Strange Days

click-it to enlarge-it
Another really fun commission I did recently. I’ve never been a reader of the Dr. Strange comics but I’ve always liked the concept of the character and his design so I had a blast doing this piece. It’s interesting that along with Dr. Strange, two of my other favorite Marvel characters are fellow Defenders, the Hulk and Silver Surfer, both of whom I enjoy doing my own takes on. Also, like Dr. Strange I’ve never delved too deeply into either of the characters as a fan (I did read several years of Peter David’s Hulk but I don’t think I’ve picked up an issue in 10 years). I’ve daydreamed from time to time of being able to do a Defenders comic–I think that that could be the type of super-heroe comic I could fit in at.
Back to work now.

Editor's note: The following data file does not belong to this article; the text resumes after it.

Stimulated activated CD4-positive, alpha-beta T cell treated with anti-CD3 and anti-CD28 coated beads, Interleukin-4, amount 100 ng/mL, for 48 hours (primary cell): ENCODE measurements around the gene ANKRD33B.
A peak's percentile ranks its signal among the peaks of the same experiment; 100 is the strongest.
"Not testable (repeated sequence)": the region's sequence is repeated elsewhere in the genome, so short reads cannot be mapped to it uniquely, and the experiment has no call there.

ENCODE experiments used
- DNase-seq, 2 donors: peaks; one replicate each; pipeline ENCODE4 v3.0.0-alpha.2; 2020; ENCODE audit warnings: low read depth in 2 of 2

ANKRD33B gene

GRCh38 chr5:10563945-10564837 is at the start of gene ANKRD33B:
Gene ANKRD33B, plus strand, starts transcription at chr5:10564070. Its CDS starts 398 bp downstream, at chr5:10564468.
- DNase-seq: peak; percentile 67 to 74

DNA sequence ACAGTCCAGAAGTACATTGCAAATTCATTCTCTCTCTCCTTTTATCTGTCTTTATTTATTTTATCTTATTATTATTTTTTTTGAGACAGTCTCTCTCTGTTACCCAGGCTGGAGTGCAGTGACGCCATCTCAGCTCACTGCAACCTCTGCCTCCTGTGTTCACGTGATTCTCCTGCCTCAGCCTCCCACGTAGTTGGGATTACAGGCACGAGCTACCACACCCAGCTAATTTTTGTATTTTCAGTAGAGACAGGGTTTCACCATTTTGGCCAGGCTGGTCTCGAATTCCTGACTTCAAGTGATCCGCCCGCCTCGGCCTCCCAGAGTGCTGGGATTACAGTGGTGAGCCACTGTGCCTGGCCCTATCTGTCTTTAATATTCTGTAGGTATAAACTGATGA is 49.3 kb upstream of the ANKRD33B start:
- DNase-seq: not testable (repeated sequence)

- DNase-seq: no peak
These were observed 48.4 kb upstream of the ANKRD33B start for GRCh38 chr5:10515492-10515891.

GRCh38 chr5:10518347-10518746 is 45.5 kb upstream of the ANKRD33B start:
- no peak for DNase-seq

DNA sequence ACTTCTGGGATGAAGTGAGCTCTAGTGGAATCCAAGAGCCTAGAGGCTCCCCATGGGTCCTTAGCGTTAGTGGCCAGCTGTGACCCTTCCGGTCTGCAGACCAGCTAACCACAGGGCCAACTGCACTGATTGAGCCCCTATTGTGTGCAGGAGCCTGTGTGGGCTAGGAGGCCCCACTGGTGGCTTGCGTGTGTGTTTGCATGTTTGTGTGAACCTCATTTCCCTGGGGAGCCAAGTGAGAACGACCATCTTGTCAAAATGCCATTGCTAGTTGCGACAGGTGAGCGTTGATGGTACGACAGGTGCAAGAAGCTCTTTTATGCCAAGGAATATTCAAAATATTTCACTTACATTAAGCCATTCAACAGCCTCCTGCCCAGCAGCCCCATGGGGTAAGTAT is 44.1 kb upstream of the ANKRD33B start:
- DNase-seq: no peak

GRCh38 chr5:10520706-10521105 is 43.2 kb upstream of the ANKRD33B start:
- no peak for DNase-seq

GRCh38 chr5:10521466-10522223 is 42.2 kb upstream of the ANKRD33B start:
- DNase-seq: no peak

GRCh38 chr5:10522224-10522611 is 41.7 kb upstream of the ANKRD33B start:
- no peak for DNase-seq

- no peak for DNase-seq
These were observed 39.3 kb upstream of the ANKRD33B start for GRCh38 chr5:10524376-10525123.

Heroes Con Aftermath Pt.. 2

The following four images are all commissions done for Shannon and Carrie, a really great couple I first met this past year in Mid-Ohio. Between the two of them and their friend, Billy, they kept Chris Samnee and myself quite busy this past weekend. Thanks guys!
I really don’t get the chance to read too many super-hero comics anymore–the exception being Astonishing X-Men, Runaways, and the odd trade that someone loans me. I have to say though, that World War Hulk has almost pulled me in. I’ve always liked the Hulk and I’ve always loved John Romita Jr. so I may have to cave and pick this up. I flipped through the recent issue inpreparation for this drawing and it looked like everything I would want it to be. When I originally heard the concept I started fantasizing about drawing the book–this drawing is the closest I’ll come to fulfilling that dream.